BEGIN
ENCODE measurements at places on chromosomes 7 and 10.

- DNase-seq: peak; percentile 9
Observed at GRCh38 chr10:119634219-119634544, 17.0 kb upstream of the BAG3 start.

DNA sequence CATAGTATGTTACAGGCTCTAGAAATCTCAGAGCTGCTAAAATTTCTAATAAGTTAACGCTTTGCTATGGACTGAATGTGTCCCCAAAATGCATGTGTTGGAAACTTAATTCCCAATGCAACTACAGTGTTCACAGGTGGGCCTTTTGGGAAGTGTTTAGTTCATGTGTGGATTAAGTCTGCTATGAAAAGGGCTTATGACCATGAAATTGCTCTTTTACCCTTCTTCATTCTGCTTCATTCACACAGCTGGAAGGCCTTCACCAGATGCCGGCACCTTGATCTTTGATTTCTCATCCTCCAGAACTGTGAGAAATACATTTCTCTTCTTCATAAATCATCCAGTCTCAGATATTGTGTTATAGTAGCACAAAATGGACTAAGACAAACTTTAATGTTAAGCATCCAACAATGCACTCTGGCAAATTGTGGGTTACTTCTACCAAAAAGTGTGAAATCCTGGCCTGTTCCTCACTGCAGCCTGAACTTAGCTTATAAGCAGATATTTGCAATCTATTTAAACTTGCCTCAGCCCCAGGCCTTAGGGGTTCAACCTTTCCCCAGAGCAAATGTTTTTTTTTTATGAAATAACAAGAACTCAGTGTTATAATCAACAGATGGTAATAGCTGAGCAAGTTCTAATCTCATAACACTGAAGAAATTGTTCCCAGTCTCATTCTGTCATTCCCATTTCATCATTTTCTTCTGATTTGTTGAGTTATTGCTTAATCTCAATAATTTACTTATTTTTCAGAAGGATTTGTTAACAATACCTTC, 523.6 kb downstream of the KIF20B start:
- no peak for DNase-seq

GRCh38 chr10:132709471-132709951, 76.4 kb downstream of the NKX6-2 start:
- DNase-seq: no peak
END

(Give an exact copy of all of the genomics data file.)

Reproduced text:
ENCODE measurements at places on chromosomes 7 and 10.

- DNase-seq: peak; percentile 9
Observed at GRCh38 chr10:119634219-119634544, 17.0 kb upstream of the BAG3 start.

DNA sequence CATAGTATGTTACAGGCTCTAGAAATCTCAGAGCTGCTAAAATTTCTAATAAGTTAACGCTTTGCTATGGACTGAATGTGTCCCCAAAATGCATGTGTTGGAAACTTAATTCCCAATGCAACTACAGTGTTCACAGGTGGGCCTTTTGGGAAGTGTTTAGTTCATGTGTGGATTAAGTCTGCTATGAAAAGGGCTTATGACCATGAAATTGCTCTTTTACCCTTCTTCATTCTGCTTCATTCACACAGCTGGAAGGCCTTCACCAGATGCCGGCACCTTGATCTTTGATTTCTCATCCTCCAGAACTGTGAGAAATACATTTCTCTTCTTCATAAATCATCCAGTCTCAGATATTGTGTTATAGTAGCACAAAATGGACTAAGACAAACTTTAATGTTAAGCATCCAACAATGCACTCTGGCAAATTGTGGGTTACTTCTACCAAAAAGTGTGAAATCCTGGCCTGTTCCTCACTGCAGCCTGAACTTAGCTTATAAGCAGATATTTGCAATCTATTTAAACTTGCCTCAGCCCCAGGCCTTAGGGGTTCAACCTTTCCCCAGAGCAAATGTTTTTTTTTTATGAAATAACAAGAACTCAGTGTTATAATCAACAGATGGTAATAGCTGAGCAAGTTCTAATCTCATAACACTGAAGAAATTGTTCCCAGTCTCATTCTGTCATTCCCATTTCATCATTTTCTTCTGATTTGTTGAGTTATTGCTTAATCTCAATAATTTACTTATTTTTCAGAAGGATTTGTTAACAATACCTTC, 523.6 kb downstream of the KIF20B start:
- no peak for DNase-seq

GRCh38 chr10:132709471-132709951, 76.4 kb downstream of the NKX6-2 start:
- DNase-seq: no peak